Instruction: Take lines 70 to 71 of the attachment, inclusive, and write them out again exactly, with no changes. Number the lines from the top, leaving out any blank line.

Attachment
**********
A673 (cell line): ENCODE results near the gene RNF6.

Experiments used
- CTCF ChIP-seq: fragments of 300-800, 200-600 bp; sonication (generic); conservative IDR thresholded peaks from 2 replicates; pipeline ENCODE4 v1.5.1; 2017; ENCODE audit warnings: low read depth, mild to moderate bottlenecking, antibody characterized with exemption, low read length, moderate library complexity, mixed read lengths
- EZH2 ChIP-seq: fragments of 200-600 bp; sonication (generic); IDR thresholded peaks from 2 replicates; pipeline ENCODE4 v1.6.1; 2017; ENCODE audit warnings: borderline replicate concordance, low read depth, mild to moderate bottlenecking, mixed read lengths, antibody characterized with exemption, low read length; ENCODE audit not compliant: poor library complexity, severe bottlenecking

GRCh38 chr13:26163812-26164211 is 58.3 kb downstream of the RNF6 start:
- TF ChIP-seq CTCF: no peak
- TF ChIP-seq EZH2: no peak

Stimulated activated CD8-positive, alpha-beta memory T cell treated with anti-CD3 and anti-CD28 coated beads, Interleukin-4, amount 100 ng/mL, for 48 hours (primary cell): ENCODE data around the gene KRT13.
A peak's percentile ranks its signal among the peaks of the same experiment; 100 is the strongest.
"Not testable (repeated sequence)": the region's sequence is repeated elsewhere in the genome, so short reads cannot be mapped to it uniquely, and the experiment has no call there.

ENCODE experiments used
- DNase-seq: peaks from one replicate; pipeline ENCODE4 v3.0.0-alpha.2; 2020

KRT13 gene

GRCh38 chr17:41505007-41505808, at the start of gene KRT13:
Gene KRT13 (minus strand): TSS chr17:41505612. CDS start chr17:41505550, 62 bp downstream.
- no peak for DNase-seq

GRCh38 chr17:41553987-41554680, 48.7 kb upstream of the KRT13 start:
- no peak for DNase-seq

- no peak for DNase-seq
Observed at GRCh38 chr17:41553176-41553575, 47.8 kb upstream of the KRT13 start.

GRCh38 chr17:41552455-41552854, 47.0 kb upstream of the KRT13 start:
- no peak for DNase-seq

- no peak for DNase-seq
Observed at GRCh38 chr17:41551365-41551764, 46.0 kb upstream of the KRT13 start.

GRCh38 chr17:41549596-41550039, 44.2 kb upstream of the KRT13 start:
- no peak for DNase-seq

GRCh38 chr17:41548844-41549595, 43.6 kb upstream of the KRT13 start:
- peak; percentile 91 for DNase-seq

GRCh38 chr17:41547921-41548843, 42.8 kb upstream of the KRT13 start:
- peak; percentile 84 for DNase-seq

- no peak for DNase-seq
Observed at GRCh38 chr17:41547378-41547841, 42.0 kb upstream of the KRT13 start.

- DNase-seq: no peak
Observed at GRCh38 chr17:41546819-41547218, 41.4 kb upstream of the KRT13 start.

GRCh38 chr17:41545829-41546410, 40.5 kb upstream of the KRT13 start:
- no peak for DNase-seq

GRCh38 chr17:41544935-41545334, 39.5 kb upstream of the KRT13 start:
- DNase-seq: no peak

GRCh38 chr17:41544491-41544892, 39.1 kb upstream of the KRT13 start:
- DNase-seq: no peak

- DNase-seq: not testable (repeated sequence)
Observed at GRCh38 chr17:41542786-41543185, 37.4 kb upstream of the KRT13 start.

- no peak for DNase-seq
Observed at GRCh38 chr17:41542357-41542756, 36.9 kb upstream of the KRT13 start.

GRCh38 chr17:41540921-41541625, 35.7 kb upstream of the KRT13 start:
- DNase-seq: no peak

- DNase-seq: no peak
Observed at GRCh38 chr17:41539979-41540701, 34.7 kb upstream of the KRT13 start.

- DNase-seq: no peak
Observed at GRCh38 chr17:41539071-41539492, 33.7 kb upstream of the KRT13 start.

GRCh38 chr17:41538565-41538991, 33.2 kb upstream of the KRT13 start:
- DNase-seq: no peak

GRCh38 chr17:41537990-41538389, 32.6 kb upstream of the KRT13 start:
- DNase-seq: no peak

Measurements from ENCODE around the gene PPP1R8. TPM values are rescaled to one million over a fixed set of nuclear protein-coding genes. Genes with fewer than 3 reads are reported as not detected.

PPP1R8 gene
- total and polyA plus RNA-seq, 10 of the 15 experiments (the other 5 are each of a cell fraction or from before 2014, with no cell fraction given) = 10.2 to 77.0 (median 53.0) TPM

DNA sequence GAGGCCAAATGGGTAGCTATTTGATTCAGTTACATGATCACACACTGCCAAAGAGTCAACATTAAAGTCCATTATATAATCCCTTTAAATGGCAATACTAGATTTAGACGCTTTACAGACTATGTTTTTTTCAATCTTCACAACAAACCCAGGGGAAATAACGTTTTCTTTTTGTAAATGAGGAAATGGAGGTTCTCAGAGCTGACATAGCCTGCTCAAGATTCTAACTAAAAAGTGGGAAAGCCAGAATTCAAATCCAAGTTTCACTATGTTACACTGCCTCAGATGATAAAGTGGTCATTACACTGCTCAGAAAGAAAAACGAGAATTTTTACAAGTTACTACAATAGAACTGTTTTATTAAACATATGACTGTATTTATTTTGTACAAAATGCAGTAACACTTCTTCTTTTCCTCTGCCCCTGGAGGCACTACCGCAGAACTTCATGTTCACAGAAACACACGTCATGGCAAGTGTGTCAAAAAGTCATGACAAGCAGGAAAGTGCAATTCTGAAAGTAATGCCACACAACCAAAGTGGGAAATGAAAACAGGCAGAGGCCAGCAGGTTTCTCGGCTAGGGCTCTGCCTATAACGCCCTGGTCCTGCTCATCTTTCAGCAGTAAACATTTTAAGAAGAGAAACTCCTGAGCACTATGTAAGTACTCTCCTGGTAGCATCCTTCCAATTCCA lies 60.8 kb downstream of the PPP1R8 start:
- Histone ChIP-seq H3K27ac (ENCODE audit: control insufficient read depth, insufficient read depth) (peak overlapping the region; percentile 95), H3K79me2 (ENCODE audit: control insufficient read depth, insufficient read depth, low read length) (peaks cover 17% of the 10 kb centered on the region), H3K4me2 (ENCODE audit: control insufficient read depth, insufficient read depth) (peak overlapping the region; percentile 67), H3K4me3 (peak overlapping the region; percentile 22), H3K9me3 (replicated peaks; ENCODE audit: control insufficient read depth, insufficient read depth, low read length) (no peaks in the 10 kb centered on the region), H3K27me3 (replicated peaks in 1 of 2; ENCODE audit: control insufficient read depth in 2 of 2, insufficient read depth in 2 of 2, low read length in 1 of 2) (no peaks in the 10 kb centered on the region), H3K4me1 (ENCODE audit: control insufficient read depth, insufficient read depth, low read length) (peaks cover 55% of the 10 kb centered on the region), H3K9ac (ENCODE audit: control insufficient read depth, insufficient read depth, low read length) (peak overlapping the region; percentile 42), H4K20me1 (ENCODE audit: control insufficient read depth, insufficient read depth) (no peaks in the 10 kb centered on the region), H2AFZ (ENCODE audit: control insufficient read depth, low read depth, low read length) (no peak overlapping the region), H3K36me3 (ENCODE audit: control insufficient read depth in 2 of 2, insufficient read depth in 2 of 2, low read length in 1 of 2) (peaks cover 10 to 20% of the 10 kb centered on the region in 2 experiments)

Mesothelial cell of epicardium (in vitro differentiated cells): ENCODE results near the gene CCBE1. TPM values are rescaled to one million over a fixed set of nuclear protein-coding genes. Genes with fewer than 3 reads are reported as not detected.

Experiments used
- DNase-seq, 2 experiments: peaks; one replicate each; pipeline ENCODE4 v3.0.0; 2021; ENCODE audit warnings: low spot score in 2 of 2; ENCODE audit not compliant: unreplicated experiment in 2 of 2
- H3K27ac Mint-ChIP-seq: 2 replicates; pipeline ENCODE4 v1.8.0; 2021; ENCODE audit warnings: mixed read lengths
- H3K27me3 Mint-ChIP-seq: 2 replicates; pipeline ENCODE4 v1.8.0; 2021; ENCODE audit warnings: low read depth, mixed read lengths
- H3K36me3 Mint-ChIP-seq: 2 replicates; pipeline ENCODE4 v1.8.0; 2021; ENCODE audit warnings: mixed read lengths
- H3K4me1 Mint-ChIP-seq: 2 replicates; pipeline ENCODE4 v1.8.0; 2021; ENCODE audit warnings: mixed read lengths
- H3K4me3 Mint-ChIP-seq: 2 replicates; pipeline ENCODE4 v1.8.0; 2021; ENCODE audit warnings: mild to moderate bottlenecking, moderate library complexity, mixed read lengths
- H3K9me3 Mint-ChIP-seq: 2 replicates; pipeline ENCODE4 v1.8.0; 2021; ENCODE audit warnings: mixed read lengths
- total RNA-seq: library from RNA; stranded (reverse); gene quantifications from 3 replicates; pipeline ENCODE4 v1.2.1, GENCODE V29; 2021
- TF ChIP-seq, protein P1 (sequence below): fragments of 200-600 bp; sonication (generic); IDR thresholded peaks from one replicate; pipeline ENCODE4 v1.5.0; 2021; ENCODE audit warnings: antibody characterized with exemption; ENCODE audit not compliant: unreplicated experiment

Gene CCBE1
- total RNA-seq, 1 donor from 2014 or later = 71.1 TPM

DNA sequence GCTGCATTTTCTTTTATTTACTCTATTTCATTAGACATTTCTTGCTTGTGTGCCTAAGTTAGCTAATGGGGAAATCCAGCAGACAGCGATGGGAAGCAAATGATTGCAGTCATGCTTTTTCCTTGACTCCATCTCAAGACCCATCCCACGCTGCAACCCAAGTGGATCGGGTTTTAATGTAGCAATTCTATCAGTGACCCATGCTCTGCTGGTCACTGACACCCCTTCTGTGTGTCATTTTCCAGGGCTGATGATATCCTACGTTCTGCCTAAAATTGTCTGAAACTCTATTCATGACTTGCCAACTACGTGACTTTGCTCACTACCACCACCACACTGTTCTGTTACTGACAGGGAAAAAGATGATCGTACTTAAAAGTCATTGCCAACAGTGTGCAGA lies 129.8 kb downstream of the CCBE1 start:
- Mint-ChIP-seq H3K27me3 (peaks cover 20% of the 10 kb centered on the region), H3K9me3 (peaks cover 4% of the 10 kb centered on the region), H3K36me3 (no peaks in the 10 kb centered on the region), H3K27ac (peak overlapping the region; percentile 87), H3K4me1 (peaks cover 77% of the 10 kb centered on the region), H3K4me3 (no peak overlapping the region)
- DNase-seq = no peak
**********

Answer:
- TF ChIP-seq, protein P1 (sequence below): fragments of 200-600 bp; sonication (generic); IDR thresholded peaks from one replicate; pipeline ENCODE4 v1.5.0; 2021; ENCODE audit warnings: antibody characterized with exemption; ENCODE audit not compliant: unreplicated experiment

Gene CCBE1